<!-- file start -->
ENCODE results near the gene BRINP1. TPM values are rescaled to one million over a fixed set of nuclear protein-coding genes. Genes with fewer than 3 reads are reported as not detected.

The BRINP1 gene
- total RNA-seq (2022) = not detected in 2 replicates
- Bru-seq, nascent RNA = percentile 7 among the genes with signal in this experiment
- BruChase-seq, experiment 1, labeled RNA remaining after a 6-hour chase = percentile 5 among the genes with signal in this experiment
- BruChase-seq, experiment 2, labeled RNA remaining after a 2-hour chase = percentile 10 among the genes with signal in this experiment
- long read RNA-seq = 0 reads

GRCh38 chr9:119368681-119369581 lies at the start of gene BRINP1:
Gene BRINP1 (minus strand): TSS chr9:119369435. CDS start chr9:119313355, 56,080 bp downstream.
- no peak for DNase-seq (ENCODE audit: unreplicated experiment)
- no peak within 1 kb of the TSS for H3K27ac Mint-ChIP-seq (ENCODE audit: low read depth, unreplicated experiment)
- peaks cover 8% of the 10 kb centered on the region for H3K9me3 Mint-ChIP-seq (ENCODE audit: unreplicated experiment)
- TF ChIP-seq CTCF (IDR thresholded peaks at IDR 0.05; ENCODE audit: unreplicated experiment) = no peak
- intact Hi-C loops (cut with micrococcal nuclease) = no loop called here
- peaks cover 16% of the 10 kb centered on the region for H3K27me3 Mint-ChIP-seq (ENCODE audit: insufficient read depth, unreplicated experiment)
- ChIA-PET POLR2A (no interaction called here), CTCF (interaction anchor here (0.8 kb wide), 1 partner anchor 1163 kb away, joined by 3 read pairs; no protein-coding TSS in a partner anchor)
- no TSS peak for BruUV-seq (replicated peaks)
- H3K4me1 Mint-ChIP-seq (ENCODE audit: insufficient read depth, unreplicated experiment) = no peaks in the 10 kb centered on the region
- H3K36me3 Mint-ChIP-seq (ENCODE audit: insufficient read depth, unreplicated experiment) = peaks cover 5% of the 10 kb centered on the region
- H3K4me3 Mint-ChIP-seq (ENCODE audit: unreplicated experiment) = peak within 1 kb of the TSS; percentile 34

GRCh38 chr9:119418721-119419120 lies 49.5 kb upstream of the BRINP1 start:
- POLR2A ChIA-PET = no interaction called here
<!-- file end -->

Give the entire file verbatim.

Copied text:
ENCODE results near the gene BRINP1. TPM values are rescaled to one million over a fixed set of nuclear protein-coding genes. Genes with fewer than 3 reads are reported as not detected.

The BRINP1 gene
- total RNA-seq (2022) = not detected in 2 replicates
- Bru-seq, nascent RNA = percentile 7 among the genes with signal in this experiment
- BruChase-seq, experiment 1, labeled RNA remaining after a 6-hour chase = percentile 5 among the genes with signal in this experiment
- BruChase-seq, experiment 2, labeled RNA remaining after a 2-hour chase = percentile 10 among the genes with signal in this experiment
- long read RNA-seq = 0 reads

GRCh38 chr9:119368681-119369581 lies at the start of gene BRINP1:
Gene BRINP1 (minus strand): TSS chr9:119369435. CDS start chr9:119313355, 56,080 bp downstream.
- no peak for DNase-seq (ENCODE audit: unreplicated experiment)
- no peak within 1 kb of the TSS for H3K27ac Mint-ChIP-seq (ENCODE audit: low read depth, unreplicated experiment)
- peaks cover 8% of the 10 kb centered on the region for H3K9me3 Mint-ChIP-seq (ENCODE audit: unreplicated experiment)
- TF ChIP-seq CTCF (IDR thresholded peaks at IDR 0.05; ENCODE audit: unreplicated experiment) = no peak
- intact Hi-C loops (cut with micrococcal nuclease) = no loop called here
- peaks cover 16% of the 10 kb centered on the region for H3K27me3 Mint-ChIP-seq (ENCODE audit: insufficient read depth, unreplicated experiment)
- ChIA-PET POLR2A (no interaction called here), CTCF (interaction anchor here (0.8 kb wide), 1 partner anchor 1163 kb away, joined by 3 read pairs; no protein-coding TSS in a partner anchor)
- no TSS peak for BruUV-seq (replicated peaks)
- H3K4me1 Mint-ChIP-seq (ENCODE audit: insufficient read depth, unreplicated experiment) = no peaks in the 10 kb centered on the region
- H3K36me3 Mint-ChIP-seq (ENCODE audit: insufficient read depth, unreplicated experiment) = peaks cover 5% of the 10 kb centered on the region
- H3K4me3 Mint-ChIP-seq (ENCODE audit: unreplicated experiment) = peak within 1 kb of the TSS; percentile 34

GRCh38 chr9:119418721-119419120 lies 49.5 kb upstream of the BRINP1 start:
- POLR2A ChIA-PET = no interaction called here